Before the hydrodynamic clutch was further developed as torque converter, its task was the interference fit join between engine and automatic gearbox and substituted for the starting clutch. It operated exclusively with liquid friction and, therefore, was free of servicing and free of wear (except for changing the oil). The hydrodynamic clutch is no longer used in combination with the automatic gearbox of cars any more.
How it works
In the clutch housing between engine and automatic gearbox a rotating case is solidly connected with the crankshaft. The case is constantly supplied with gearbox oil via the shaft connection with the gearbox. The impeller with its radially arranged blades is integrated solidly in the case on the gearbox side (to the right). Towards it, on the engine side (to the left), the turbine wheel is arranged which is freely rotate able in the case and has a similar construction. It is connected with the gearbox shaft through a tooth system. The condition of the turbine wheel and its tooth system are very well comparable to that of the clutch disc. During the initial drive, the complete case turns together with the impeller blades around the stationary turbine wheel. However, different than the dry clutch, the torque is transferred by liquid friction.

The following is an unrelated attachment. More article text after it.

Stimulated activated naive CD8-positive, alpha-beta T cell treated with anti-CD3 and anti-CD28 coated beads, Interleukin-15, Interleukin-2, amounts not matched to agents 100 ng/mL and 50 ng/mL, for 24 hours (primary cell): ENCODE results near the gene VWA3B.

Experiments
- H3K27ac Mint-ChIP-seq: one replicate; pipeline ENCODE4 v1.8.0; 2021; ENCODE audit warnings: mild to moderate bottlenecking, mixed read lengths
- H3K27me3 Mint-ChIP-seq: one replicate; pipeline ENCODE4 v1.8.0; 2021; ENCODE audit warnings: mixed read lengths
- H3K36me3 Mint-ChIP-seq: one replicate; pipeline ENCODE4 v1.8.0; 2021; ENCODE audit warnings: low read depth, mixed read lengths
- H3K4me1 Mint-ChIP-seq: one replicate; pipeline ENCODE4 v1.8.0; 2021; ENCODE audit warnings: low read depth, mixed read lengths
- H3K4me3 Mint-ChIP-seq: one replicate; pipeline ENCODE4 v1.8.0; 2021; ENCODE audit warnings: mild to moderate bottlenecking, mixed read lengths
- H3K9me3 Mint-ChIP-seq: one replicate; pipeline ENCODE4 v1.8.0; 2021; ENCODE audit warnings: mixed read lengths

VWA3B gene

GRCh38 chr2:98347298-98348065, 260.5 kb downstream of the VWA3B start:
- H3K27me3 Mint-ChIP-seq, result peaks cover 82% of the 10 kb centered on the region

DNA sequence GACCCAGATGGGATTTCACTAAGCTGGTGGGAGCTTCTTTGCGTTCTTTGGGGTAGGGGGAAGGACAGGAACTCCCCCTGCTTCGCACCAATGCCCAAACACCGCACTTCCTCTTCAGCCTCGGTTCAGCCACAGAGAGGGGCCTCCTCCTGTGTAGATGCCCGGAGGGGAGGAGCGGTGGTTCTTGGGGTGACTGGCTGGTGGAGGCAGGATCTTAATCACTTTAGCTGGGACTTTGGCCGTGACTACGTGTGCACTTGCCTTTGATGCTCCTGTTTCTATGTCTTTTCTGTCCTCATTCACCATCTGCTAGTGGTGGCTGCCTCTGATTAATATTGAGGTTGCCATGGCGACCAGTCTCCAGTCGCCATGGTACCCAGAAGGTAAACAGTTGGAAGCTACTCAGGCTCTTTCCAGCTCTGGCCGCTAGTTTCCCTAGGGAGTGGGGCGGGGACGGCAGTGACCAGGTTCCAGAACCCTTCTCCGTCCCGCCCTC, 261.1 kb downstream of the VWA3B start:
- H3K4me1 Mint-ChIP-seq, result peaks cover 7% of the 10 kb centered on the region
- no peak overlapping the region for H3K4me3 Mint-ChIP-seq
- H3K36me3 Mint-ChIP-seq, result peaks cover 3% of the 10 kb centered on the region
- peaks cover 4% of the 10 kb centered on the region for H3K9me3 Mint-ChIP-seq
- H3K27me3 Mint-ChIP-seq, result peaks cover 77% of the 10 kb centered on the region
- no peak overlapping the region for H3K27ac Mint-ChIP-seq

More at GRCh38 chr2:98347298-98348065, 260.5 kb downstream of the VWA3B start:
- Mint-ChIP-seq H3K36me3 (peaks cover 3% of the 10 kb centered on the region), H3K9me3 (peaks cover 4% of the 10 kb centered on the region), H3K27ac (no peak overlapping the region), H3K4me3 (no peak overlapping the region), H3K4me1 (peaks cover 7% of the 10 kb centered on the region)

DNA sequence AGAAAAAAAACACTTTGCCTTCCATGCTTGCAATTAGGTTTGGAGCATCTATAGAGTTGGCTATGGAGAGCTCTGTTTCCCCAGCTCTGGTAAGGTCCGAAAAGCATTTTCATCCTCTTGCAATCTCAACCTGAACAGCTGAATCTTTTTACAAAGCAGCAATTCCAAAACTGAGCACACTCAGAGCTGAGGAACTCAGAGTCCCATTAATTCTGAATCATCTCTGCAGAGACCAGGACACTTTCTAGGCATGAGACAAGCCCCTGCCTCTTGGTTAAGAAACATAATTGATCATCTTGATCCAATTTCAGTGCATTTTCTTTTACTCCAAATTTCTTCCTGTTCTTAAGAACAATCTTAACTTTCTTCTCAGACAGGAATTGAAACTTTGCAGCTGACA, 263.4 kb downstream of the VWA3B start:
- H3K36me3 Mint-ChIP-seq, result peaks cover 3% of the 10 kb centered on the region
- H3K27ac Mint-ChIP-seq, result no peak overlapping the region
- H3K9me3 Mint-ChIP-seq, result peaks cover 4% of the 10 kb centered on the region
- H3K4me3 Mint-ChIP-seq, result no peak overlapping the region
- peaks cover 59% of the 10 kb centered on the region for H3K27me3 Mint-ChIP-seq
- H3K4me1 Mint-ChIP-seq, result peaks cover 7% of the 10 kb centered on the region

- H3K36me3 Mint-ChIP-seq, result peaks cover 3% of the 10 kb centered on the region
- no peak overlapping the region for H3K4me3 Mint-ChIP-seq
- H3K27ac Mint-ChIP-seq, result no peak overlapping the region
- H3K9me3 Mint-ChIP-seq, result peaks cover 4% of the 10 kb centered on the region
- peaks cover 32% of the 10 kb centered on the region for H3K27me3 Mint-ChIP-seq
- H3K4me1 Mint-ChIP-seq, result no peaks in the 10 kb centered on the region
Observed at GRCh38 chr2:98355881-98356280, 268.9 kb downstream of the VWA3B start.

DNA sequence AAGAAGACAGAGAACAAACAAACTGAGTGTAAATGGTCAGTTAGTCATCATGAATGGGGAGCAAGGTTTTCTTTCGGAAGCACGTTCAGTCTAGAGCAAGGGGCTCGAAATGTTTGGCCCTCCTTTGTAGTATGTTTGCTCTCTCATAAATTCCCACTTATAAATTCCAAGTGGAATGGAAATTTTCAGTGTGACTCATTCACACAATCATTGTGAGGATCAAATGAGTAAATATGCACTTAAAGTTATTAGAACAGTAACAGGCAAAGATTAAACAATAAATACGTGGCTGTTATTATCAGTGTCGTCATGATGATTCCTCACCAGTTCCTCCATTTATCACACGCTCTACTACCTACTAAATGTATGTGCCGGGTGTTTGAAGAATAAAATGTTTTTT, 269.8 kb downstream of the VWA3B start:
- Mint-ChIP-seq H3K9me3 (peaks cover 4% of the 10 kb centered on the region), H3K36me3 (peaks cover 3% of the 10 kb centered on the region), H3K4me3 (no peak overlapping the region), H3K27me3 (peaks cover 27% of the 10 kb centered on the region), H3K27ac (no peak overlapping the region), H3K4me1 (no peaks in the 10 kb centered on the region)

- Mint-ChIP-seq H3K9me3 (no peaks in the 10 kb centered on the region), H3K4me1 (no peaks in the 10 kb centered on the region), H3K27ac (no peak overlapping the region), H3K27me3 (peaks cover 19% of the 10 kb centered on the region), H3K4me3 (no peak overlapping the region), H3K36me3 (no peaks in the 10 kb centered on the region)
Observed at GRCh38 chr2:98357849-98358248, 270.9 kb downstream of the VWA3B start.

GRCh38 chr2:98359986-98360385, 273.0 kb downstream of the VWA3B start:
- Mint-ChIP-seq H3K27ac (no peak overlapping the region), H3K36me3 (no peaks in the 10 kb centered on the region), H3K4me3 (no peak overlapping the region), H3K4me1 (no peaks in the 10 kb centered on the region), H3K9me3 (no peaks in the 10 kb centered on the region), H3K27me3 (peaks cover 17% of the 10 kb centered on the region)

During the initial drive oil from the impeller hits, fling outwardly and in rotation direction, the at that moment still stationary turbine wheel and is slowed down against the rotation direction of the impeller and is diverted inwards. There it is again diverted, by the rotary impeller, and again accelerated. In contrast to the torque converter, the hydrodynamic clutch does not increase the torque.
The biggest slip between impeller and turbine wheel appears during the initial drive. 06/08